• cytokines/interleukins;
  • polymorphism;
  • renal immunology/disease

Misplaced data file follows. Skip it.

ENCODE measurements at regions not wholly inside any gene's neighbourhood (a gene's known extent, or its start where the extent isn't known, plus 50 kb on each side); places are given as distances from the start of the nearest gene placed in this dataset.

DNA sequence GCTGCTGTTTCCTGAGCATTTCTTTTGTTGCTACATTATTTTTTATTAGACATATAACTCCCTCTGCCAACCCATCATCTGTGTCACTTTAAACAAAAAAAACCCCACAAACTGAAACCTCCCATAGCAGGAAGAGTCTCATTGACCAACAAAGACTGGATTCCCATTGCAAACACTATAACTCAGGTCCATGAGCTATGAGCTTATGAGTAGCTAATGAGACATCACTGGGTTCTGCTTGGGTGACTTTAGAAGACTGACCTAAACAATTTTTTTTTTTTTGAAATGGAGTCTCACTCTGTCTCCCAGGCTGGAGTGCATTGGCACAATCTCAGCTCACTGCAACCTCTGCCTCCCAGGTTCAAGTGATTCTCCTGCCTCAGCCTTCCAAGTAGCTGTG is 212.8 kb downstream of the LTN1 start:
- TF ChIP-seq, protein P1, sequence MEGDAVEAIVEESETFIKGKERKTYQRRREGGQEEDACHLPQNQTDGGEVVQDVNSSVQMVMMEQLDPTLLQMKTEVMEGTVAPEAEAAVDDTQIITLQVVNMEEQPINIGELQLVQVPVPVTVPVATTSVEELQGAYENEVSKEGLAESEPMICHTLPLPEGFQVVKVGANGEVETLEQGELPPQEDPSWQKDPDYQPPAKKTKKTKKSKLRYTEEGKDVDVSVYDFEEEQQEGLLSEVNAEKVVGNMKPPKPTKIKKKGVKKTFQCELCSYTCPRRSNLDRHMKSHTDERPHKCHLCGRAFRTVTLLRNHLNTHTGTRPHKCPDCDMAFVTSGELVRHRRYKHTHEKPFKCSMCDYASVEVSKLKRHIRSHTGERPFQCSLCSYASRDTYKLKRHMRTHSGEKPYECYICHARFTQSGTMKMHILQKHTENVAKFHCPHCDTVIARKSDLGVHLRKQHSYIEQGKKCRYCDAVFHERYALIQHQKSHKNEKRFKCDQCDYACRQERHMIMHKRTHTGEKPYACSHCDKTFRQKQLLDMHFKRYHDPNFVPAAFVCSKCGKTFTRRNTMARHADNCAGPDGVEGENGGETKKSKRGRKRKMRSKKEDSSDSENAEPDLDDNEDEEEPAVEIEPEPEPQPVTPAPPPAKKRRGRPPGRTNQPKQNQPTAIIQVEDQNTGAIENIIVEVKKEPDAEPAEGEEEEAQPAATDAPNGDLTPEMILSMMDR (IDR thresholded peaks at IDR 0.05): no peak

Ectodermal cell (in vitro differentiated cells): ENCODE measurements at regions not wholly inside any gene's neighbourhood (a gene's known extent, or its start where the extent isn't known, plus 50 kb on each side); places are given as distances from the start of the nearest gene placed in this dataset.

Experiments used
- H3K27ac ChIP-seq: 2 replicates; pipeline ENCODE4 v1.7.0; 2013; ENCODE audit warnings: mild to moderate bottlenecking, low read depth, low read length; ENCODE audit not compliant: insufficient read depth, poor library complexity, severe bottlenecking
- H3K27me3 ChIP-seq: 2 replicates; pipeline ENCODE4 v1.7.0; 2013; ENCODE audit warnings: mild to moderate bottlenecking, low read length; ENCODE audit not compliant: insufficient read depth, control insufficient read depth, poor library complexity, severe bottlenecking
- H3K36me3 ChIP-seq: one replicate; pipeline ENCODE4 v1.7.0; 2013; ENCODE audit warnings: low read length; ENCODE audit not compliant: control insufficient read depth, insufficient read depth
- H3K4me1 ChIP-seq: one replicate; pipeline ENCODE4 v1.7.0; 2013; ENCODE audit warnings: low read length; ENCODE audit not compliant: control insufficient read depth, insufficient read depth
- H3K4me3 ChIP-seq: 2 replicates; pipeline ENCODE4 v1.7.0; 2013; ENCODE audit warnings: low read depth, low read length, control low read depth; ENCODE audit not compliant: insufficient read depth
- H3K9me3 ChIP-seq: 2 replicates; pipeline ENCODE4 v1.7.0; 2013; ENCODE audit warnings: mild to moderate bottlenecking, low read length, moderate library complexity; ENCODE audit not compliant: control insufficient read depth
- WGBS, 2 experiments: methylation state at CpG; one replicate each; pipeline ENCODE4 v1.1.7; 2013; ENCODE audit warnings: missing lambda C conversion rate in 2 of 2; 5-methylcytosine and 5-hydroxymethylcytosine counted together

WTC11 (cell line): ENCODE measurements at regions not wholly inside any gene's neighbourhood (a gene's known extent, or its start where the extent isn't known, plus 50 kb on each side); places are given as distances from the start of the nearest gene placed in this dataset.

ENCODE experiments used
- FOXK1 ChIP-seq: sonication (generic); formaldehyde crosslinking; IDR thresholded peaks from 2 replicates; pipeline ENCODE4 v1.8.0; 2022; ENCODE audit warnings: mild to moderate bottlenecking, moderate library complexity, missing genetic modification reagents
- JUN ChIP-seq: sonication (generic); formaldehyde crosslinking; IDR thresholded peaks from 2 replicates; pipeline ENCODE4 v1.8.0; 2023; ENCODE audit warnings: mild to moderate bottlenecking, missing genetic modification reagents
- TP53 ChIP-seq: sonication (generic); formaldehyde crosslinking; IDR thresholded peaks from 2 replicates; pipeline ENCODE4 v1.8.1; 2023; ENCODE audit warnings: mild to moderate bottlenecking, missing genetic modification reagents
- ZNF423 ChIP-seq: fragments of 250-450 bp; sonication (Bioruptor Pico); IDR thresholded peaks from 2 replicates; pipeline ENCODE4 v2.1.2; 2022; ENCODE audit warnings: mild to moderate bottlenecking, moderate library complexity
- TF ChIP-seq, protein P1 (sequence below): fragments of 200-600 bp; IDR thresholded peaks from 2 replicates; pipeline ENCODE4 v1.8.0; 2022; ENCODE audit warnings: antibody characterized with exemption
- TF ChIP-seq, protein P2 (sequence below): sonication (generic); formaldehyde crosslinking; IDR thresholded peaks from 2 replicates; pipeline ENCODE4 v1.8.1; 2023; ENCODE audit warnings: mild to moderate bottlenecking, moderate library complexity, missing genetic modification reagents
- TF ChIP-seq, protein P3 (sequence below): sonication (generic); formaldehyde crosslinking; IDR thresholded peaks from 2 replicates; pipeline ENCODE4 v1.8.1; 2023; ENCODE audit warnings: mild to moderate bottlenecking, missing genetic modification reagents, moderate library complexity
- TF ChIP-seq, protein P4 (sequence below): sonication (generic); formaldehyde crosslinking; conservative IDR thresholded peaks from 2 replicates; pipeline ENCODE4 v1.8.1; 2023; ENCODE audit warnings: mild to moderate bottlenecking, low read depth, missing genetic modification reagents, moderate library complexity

Genetic polymorphism studies of cytokines may provide an insight into the understanding of acute kidney injury (AKI) and death in intensive care unit (ICU) patients. The aim of this study was to investigate whether the genetic polymorphisms of −308 G < A tumour necrosis factor (TNF)-α, −174 G > C interleukin (IL)-6 and −1082 G > A IL-10 may predispose ICU patients to the development of AKI and/or death. In a prospective nested case–control study, 303 ICU patients and 244 healthy individuals were evaluated. The study group included ICU patients who developed AKI (n = 139) and 164 ICU patients without AKI. The GG genotype of TNF-α (low producer phenotype) was significantly lower in the with AKI than without AKI groups and healthy individuals (55 versus 62 versus 73%, respectively; P = 0·01). When genotypes were stratified into four categories of TNF-α/IL-10 combinations, it was observed that low TNF-α plus low IL-10 producer phenotypes were more prevalent in patients with AKI, renal replacement therapy and death (P < 0·05). In logistic regression analysis, low TNF-α producer plus low IL-10 producer phenotypes remained as independent risk factors for AKI and/or death [odds ratio (OR) = 2·37, 95% confidence interval (CI): 1·16–4·84; P = 0·02] and for renal replacement therapy (RRT) and/or death (OR = 3·82, 95% CI: 1·19–12·23; P = 0·02). In this study, the combination of low TNF-α plus low IL-10 producer phenotypes was an independent risk factor to AKI and/or death and RRT and/or death in critically ill patients. Our results should be validated in a larger prospective study with long-term follow-up to emphasize the combination of these genotypes as potential risk factors to AKI in critically ill patients.